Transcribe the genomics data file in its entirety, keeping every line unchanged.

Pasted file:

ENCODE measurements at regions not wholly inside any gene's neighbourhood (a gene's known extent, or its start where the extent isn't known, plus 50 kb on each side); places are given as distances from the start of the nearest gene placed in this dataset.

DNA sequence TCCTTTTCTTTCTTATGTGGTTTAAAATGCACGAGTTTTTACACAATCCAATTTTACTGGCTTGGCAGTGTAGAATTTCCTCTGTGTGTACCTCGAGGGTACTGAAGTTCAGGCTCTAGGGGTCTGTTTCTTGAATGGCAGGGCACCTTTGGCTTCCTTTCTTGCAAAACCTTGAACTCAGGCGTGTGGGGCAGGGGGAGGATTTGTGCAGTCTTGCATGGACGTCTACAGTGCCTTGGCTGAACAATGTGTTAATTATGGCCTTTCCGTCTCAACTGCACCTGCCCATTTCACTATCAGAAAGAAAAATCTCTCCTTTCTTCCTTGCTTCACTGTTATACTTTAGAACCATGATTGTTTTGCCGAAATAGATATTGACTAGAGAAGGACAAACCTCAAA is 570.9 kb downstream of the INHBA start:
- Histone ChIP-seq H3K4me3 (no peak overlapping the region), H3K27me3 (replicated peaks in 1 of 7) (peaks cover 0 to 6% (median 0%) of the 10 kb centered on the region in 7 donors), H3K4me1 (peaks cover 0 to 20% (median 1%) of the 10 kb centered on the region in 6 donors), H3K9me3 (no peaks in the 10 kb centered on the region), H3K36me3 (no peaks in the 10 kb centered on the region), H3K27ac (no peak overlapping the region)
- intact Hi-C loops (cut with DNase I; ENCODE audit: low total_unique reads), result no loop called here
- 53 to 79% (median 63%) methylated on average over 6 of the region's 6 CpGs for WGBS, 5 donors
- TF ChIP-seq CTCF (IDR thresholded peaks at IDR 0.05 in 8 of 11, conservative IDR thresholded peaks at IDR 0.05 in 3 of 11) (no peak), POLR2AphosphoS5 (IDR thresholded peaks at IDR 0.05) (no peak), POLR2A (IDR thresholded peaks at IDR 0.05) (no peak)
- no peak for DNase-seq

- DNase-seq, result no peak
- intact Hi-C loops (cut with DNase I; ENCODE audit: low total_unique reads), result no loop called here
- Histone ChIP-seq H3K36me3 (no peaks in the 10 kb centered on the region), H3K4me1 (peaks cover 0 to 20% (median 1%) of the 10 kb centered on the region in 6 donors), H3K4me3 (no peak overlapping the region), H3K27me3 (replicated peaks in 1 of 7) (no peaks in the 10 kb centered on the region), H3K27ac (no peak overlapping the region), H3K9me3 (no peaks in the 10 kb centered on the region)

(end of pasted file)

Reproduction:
ENCODE measurements at regions not wholly inside any gene's neighbourhood (a gene's known extent, or its start where the extent isn't known, plus 50 kb on each side); places are given as distances from the start of the nearest gene placed in this dataset.

DNA sequence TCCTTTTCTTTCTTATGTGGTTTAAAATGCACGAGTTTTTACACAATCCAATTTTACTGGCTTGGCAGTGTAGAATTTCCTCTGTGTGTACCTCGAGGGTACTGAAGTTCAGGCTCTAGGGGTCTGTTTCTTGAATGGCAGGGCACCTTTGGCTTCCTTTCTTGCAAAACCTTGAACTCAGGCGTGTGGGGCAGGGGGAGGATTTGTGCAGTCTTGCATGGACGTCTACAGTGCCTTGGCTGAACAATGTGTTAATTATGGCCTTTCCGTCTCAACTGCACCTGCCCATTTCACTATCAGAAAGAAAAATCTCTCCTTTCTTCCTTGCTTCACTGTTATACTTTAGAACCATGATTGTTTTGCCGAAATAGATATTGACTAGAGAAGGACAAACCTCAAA is 570.9 kb downstream of the INHBA start:
- Histone ChIP-seq H3K4me3 (no peak overlapping the region), H3K27me3 (replicated peaks in 1 of 7) (peaks cover 0 to 6% (median 0%) of the 10 kb centered on the region in 7 donors), H3K4me1 (peaks cover 0 to 20% (median 1%) of the 10 kb centered on the region in 6 donors), H3K9me3 (no peaks in the 10 kb centered on the region), H3K36me3 (no peaks in the 10 kb centered on the region), H3K27ac (no peak overlapping the region)
- intact Hi-C loops (cut with DNase I; ENCODE audit: low total_unique reads), result no loop called here
- 53 to 79% (median 63%) methylated on average over 6 of the region's 6 CpGs for WGBS, 5 donors
- TF ChIP-seq CTCF (IDR thresholded peaks at IDR 0.05 in 8 of 11, conservative IDR thresholded peaks at IDR 0.05 in 3 of 11) (no peak), POLR2AphosphoS5 (IDR thresholded peaks at IDR 0.05) (no peak), POLR2A (IDR thresholded peaks at IDR 0.05) (no peak)
- no peak for DNase-seq

- DNase-seq, result no peak
- intact Hi-C loops (cut with DNase I; ENCODE audit: low total_unique reads), result no loop called here
- Histone ChIP-seq H3K36me3 (no peaks in the 10 kb centered on the region), H3K4me1 (peaks cover 0 to 20% (median 1%) of the 10 kb centered on the region in 6 donors), H3K4me3 (no peak overlapping the region), H3K27me3 (replicated peaks in 1 of 7) (no peaks in the 10 kb centered on the region), H3K27ac (no peak overlapping the region), H3K9me3 (no peaks in the 10 kb centered on the region)